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Grantown musician Hamish Napier's new album The Woods launches at Celtic Connections this weekend – see our review of the gig next week!

By Margaret Chrystall

GRANTOWN musician Hamish Napier will launch his latest album The Woods on Sunday at Celtic Connections in Glasgow.

And though Hamish will be performing the tracks from the album as part of a 10-musician band, the full soundtrack cast – namely many native birds such as woodpeckers and capercaillie – may not join them in the flesh!

Authentic sounds – from ‘loch ice waves’ and the River Druie – are part of an experience where Hamish does his best to take his listeners deep into the world of the Cairngorms and the trees that grow there.

The Woods is part of a 10-year project and comes third, after earlier albums The River and The Railway. The Hill and The Sky will follow in the series initially inspired by the elements.

“I liked the idea I could do a portrait of my local area through these themes,” said Hamish.

But for this one, Hamish was commissioned to create music dedicated to our woodlands by Cairngorms Connect with their 200-year plan to enhance and restore habitats across the Cairngorms National Park. With funding too from the Endangered Landscapes Programme, the album also offers a treasure trove of information and stories reflecting lots of research by Hamish about trees, folklore, their biology and presence in the local area – alongside his atmospheric music.

The album also celebrates the Gaelic alphabet of trees, the tracks featuring all the area’s native trees, plus some shrubs.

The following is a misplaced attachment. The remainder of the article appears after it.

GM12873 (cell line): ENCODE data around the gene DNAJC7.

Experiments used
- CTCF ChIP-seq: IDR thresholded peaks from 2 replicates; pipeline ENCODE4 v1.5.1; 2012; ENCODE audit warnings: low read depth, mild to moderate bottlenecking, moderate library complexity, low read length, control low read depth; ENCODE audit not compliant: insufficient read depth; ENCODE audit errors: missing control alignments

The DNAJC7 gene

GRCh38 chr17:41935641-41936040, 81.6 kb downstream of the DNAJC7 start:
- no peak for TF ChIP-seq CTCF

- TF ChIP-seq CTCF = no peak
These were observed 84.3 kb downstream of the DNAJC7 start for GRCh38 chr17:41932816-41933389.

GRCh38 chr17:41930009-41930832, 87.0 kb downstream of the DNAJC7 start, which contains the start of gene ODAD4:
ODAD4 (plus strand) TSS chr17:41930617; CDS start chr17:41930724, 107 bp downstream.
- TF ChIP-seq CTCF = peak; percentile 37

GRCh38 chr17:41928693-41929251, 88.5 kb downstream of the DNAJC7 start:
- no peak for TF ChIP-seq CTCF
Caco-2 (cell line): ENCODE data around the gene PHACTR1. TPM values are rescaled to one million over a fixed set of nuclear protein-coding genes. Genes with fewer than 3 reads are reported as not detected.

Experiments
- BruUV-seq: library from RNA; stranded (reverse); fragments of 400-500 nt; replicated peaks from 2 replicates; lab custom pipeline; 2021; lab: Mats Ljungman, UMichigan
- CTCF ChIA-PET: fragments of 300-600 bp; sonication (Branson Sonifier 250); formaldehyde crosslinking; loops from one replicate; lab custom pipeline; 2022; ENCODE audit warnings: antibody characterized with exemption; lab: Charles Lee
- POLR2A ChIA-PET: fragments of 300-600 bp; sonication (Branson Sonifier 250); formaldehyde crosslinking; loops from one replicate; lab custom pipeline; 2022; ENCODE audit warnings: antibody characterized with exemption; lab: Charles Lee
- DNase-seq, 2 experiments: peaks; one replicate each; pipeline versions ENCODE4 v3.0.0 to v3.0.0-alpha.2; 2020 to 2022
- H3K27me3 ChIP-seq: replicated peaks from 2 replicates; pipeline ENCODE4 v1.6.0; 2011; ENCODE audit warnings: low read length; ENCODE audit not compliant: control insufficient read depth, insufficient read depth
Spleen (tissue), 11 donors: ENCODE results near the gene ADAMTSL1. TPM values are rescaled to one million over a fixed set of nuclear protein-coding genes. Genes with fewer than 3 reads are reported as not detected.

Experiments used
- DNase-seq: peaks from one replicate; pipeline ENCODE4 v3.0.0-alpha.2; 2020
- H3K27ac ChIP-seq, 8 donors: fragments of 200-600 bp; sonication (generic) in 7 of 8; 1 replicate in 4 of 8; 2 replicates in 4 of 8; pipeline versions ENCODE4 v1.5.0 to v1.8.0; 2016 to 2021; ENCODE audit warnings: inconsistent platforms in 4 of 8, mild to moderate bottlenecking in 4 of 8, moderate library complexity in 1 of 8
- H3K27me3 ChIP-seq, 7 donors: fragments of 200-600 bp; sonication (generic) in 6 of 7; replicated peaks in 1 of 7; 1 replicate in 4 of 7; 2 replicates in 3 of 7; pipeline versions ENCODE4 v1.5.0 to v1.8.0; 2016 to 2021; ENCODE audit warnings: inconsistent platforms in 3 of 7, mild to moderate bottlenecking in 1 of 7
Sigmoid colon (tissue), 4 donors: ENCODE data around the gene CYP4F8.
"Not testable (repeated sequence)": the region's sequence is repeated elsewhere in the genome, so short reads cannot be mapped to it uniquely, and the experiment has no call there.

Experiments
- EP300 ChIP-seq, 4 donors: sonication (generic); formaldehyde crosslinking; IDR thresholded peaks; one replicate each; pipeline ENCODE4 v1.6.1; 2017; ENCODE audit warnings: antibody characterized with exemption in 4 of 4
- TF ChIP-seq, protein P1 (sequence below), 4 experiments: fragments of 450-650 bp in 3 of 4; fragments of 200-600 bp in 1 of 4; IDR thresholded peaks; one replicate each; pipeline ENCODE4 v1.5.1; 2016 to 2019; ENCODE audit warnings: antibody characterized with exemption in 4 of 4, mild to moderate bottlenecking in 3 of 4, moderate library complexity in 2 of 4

The natural world’s influence continues on the commercial side too, as you can pre-order the album on the spring equinox, Hamish revealed.

The full release will come on the summer solstice. But in the run-up to that, he will put out a series of singles based on the alphabet of trees.

When talking to Seven Days about last year’s album, The Railway in 2019, Hamish requested help from readers with stories about trees for his new one.

They included one from a local builder’s family, the Laings.The grandparents of youngsters Hamish went to school with had first met when Hilda Laing had come from Glasgow to the Highlands in the Second World War to become a ‘lumberjill’ and work with the Women’s Timber Corps, which inspired Hamish to write The March of The Lumberjills.

And in line with using the authentic sounds of the landscape, Hamish’s tune has the sound of Hilda’s relative Willie Laing and his friend working a two-man cross-cut forestry saw!

Hamish enjoyed the research and is eloquent on trees: “I met local foresters and wildlife experts at the RSPB (Royal Society for the Protection of Birds) at Boat of Garten, I went on a tour, I met Basil Dunlop who is a forester and Pete Moore who works for SNH (Scottish Natural Heritage) – all so knowledgeable.

In the album notes, Hamish reveals he had immersed himself in the outdoors in the making of The Woods. Slow air The Hawthorn River came after spending time under “the big arch of the Old Spey Bridge”.

“It’s got a great echo there!” he laughed. “And the sound of the water makes a great drone which sets you into a trance. You get a ‘tune seed’ and it goes from there!”

Hamish Napier will launch The Woods at the Mitchell Theatre, Glasgow, today (Sunday, January 19) with Inverness-raised Sarah-Jane Summers opening the night. Details: www.celticconnections.com /www.hamishnapier.com

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